Rather than following the statutory buy-back out of capital procedure, a company may instead reduce its share capital under the new reduction of capital procedure, transferring the amount of the reduction to its distributable reserves. The company is then free to use these newly created reserves to buy back its shares in the normal way. There will be no need to advertise the reduction or the buyback in the Gazette and a newspaper nor to wait 5 weeks before completing it.
A reduction in capital can also be used to avoid the application of another restriction in the Companies Act, namely that shares which are bought back by a company must be paid for in cash (this is the implication of s691 Companies Act 2006). By contrast, a reduction in share capital under the new procedure may be accomplished ‘in any way’ (s641(3) Companies Act 2006). If a company has a valuable non-cash asset and a shareholder wishes to exchange his shares for the asset, his shares could be reclassified as a new class of shares. This class of shares could then be cancelled under the reduction of capital procedure, the shareholder receiving the non-cash asset instead.
Paying-up unpaid amounts on shares
One of the consequences of the maintenance of capital rule is that when shares are newly issued, the shareholder must pay at least the nominal or par value for them (or, if he does not actually pay this amount, he will nevertheless be liable to pay it at some point in the future). This in turn means:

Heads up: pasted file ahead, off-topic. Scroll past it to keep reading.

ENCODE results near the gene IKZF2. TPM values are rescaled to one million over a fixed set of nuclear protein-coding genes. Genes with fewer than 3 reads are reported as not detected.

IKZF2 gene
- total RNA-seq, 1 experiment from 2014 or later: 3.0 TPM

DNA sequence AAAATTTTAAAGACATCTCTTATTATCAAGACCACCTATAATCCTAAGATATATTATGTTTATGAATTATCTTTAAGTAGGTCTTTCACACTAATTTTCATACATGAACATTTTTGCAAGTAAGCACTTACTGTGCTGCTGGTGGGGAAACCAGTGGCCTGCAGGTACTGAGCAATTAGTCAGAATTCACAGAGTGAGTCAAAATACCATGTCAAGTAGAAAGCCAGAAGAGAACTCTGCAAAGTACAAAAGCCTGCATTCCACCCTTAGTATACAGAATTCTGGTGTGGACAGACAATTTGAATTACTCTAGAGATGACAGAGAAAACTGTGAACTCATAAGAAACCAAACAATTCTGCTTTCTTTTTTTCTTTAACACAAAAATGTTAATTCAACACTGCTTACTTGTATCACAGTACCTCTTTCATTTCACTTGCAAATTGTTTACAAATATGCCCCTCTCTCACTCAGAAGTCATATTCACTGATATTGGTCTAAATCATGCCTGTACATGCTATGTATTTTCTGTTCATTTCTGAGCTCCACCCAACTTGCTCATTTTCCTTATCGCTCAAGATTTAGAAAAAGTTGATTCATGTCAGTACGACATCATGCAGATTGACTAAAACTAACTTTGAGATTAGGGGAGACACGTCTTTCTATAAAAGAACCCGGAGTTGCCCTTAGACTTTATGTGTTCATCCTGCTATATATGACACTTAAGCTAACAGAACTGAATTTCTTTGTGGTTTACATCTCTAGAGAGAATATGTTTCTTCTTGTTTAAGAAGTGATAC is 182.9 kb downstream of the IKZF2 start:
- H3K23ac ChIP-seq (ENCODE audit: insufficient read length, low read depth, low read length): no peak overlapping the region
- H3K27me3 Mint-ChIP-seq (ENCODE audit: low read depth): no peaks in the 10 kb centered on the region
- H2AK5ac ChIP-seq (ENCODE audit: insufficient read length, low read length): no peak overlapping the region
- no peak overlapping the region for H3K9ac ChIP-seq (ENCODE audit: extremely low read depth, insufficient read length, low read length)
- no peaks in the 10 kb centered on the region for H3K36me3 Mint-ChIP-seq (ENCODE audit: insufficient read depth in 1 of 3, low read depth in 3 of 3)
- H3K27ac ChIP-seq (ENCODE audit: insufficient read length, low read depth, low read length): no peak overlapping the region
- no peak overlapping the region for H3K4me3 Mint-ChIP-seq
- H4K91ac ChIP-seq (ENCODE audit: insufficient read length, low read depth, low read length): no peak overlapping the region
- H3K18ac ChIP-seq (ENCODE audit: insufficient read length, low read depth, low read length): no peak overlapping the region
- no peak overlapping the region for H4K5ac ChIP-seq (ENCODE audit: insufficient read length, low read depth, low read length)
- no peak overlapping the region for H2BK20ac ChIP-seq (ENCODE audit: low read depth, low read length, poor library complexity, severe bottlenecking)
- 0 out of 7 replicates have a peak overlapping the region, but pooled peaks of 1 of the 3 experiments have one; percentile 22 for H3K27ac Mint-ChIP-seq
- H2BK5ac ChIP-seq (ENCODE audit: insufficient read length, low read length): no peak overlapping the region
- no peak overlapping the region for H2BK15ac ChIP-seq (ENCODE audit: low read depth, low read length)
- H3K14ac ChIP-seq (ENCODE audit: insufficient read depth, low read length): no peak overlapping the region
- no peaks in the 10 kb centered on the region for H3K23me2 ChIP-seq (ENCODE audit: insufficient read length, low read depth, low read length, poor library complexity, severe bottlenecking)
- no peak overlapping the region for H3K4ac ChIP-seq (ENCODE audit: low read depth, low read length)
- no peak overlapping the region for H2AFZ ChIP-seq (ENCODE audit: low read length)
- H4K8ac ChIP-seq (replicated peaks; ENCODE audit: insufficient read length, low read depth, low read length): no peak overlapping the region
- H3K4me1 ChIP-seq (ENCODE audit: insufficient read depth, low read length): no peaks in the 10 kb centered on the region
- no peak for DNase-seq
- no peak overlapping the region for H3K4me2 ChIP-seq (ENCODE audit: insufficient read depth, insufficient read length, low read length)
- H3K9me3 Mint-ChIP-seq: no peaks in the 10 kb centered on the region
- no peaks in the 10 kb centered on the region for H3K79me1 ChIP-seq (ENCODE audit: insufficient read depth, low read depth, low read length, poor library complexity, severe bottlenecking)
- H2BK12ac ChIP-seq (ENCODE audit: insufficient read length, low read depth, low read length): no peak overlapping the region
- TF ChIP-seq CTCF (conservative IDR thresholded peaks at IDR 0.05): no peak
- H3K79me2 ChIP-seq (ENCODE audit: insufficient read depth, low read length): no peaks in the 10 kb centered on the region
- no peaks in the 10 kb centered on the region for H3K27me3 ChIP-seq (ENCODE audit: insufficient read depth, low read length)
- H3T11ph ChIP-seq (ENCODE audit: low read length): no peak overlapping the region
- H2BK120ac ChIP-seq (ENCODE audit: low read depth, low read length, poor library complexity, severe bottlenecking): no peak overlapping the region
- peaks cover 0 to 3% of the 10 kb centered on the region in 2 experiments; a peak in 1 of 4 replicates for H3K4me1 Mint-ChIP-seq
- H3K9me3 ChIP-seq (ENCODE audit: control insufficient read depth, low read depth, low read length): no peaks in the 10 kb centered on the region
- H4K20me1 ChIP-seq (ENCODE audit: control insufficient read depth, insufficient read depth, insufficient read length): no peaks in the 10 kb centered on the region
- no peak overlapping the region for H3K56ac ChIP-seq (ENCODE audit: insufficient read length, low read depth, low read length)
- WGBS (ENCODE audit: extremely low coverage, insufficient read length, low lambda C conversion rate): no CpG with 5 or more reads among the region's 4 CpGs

a company cannot issue ‘free’ shares, other than by way of a bonus issue to existing shareholders; and
once shares are issued, a liability to pay up any unpaid amount cannot be written off by the company.
Sometimes, shares may be issued mistakenly at the wrong price. For example, if a company believes that it owes £1,000 to someone, it might agree with that person to capitalise the loan by issuing 1,000 £1 shares. If, for whatever reason, the amount of the loan was only £800, the new shareholder will own 1,000 £1 shares but will only have paid up £800 on them. He will remain liable for £200 at some point in the future. The company cannot simply write off this amount.
A reduction of capital could be used here: if the company has a share premium account, this could be reduced and the amount of the reduction applied in paying up the unpaid amount on the shares.